Andi Osho is great. A bold female presence on the stand up circuit and the panel show bear pit, the chance to see what she could do live was a real treat and, to use the old reviewers’ cliche, she did not disappoint. (Note to self: Don’t use that one again for at least another two years). If anything, she exceeded expectations by being one of the most consistently laugh-out-loud funny, fun and lively performers of the Liverpool Comedy Festival thus far.
Her mainstream television spots, on the big stages of Michael McIntyre’s Comedy Roadshow and the like, don’t quite do justice to the joy of seeing her in her own domain, given the time to charm the crowd. The Unity was a great stage for her. Normally, when a comic insists they want to chat with the crowd for a bit before getting into the show, it’s facepalm time. Not so with Osho. Her smile disarmed the entire audience and she created a lovely, friendly, natural atmosphere.
After chatting with a few audience members and tackling the unscripted appearance of an unidentified object on the stage that turned out to be a rolling mint dropped by someone a few rows back, it became clear there was probably nothing Osho couldn’t handle. Well, for all a rolling mint sounds like any kind of show-threatening obstacle. But her style was clear; nothing could bring down the positivity she gave off, and it was catching.
Every year, it’s about this point in the fest I realise I’ve probably done nothing but go and see finely-scripted, Guardian-friendly storytelling-type shows from middle class white men and start hankering for some fast-paced, pure and simple stand up and jokes. For all the recent media hoo-ha and my moaning about Liverpool audiences, tonight’s show was a reminder of how entertaining, and how enhancing, some good banter with an interested and engaged audience can be. After that, we went straight into an abridged version of her show Afroblighty. Black comic basing show on mixed UK and African roots might be a well-worn path, but it’s not always so truly uniting and insightful. Observations on the Nigerian community in the UK, becoming aware of her ‘otherness’ and racism as a child, and the changes of life in London over the years incorporated the tenderness of a good memoir with the daftness of some well-written gags. The Tina Turner gesture and the Ikea rant were fun high points in a set full of genuine belly laughs.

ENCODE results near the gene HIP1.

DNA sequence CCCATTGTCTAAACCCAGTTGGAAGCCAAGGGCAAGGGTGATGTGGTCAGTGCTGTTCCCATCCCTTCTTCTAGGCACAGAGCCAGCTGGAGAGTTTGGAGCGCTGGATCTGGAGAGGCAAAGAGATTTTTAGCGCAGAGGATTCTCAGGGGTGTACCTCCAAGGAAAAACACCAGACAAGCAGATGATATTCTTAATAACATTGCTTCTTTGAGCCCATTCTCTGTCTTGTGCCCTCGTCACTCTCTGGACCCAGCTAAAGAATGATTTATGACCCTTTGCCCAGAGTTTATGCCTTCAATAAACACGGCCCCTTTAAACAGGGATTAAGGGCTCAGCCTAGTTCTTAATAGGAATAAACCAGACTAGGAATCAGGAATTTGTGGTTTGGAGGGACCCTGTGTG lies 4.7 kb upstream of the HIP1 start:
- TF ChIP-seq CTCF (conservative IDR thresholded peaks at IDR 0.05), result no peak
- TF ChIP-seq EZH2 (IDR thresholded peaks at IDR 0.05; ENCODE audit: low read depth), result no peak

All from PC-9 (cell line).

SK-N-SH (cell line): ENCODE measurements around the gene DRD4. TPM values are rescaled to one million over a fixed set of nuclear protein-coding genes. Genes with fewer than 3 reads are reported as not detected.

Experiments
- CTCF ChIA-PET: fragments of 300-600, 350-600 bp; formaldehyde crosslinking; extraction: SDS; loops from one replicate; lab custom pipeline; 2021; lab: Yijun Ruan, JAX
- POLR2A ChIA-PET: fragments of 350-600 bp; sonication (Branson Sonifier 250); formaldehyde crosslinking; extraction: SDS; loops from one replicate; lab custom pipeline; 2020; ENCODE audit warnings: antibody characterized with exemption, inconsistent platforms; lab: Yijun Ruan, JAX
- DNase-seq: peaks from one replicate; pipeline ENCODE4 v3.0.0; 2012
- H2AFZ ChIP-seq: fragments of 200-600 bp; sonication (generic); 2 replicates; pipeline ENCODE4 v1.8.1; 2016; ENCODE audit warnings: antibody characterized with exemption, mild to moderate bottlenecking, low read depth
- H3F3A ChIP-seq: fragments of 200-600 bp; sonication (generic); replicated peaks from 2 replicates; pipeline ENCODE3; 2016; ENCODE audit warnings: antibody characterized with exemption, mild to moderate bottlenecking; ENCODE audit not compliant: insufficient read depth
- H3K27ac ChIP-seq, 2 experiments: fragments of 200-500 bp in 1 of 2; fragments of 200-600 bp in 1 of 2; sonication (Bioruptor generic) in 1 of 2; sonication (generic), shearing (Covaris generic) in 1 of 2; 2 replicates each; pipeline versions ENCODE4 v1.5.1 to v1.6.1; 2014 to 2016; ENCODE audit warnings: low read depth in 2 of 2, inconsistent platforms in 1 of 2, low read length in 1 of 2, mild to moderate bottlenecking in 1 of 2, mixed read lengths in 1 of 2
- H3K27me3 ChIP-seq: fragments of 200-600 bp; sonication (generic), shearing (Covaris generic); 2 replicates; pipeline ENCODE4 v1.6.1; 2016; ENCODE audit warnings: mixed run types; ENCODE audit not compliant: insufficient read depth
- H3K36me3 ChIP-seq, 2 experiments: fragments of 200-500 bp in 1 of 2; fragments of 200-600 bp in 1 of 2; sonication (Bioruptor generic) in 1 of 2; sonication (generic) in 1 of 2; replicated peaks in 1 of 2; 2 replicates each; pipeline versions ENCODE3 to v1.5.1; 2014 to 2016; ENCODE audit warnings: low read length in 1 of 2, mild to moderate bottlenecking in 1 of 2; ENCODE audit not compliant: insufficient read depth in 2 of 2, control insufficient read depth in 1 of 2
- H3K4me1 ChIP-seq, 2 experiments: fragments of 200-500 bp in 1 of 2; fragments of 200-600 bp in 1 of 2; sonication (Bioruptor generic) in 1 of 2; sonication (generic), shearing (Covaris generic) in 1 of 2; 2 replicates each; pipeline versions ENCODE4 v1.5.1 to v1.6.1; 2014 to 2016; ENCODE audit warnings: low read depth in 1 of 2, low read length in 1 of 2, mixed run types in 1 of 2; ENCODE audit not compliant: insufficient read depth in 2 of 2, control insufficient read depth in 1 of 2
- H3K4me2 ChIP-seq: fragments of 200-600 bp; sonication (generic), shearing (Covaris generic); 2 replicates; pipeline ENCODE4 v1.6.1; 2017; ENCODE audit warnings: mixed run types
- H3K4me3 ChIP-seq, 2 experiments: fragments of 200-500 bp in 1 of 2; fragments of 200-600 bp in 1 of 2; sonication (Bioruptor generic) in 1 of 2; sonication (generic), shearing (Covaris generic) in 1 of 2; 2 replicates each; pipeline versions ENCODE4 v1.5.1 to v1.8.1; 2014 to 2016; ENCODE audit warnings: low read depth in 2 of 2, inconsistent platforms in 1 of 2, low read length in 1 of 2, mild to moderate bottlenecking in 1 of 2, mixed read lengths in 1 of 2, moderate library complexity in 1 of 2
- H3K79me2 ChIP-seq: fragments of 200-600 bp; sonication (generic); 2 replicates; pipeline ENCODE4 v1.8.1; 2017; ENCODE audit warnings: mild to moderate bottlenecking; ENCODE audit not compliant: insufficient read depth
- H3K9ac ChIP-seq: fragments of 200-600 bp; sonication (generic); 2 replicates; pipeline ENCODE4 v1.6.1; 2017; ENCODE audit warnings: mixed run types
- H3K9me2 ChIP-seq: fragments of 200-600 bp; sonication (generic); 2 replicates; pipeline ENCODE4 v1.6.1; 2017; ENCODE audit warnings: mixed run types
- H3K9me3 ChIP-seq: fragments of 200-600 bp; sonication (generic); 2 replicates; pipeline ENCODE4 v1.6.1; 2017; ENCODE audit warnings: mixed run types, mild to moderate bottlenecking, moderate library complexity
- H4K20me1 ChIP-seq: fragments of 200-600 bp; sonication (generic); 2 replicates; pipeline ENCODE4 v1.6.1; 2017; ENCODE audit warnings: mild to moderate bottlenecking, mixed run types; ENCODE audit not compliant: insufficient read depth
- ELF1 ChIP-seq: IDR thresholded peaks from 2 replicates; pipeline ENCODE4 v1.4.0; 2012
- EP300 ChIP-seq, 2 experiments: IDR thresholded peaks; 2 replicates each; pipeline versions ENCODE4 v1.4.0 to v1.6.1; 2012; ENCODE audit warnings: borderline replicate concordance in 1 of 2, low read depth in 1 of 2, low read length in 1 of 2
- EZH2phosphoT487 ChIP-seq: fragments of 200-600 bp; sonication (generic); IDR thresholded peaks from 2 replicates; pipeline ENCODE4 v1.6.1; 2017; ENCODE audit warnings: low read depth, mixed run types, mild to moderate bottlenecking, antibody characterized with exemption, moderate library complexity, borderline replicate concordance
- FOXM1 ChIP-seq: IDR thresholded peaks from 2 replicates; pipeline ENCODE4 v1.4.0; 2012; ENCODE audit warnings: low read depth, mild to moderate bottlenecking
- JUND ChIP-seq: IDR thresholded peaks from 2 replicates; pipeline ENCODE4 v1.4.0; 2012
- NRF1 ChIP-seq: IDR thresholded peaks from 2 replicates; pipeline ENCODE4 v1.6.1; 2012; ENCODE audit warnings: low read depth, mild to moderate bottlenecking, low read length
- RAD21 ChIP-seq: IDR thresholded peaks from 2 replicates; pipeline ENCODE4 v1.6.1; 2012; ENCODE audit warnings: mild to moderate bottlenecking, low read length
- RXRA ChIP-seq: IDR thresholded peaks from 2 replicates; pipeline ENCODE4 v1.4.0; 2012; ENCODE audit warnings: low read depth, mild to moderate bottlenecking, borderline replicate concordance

Illustrating her acting background (she actually appeared in the Everyman production of Yellowman a few years back, although has rarely, if ever performed stand up here before), Osho ended her set with a particularly good spoken word piece, a wonderfully lyrical turn about Britain, was made all the stronger for acknowledging our national problems and shames as well as the positives and eccentricities. How strange that suddenly, so many things to see are concentrating on Britishness, and our sense of nationality. Can it really be just a coincidence that so many comics and other theatre shows are putting it under the microscope these days?
Quite why Andi Osho is struggling to fill the Unity, while many of her male contemporaries on the panel show circuit are filling out arenas with much less interesting and diverse stage personas is a mystery. But tonight, it was lovely to have her all to ourselves.